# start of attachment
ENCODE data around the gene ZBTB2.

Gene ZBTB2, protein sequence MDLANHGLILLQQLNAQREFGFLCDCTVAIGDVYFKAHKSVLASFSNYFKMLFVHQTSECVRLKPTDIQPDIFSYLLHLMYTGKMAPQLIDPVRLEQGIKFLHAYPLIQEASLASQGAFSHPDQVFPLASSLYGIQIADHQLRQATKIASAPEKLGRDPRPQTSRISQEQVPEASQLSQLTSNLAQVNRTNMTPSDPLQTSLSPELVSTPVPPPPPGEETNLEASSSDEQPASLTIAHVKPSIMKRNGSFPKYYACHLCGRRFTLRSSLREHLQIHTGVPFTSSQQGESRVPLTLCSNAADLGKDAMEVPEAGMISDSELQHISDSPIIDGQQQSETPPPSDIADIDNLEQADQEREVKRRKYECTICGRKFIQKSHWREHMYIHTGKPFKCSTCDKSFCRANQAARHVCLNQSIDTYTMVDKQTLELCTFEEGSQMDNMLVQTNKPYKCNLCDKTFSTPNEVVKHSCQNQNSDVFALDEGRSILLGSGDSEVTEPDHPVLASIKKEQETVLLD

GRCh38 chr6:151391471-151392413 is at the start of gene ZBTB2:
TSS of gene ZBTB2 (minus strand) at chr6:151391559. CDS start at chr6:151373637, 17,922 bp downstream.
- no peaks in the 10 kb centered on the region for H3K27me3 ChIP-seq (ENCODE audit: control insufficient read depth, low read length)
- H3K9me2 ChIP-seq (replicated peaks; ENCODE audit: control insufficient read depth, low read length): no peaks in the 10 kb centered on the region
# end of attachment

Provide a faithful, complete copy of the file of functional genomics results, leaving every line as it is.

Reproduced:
ENCODE data around the gene ZBTB2.

Gene ZBTB2, protein sequence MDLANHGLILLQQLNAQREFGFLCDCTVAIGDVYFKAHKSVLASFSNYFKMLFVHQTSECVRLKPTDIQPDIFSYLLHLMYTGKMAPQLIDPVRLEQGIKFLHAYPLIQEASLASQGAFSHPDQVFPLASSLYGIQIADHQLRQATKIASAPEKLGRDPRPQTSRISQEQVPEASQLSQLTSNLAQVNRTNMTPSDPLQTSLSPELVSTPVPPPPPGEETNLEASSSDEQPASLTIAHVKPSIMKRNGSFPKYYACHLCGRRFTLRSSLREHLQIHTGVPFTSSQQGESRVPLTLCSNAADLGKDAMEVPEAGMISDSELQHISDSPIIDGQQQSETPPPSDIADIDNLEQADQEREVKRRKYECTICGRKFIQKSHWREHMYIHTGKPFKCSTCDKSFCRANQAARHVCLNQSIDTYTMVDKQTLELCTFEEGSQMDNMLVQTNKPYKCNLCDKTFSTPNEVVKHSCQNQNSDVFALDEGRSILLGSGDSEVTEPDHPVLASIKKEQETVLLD

GRCh38 chr6:151391471-151392413 is at the start of gene ZBTB2:
TSS of gene ZBTB2 (minus strand) at chr6:151391559. CDS start at chr6:151373637, 17,922 bp downstream.
- no peaks in the 10 kb centered on the region for H3K27me3 ChIP-seq (ENCODE audit: control insufficient read depth, low read length)
- H3K9me2 ChIP-seq (replicated peaks; ENCODE audit: control insufficient read depth, low read length): no peaks in the 10 kb centered on the region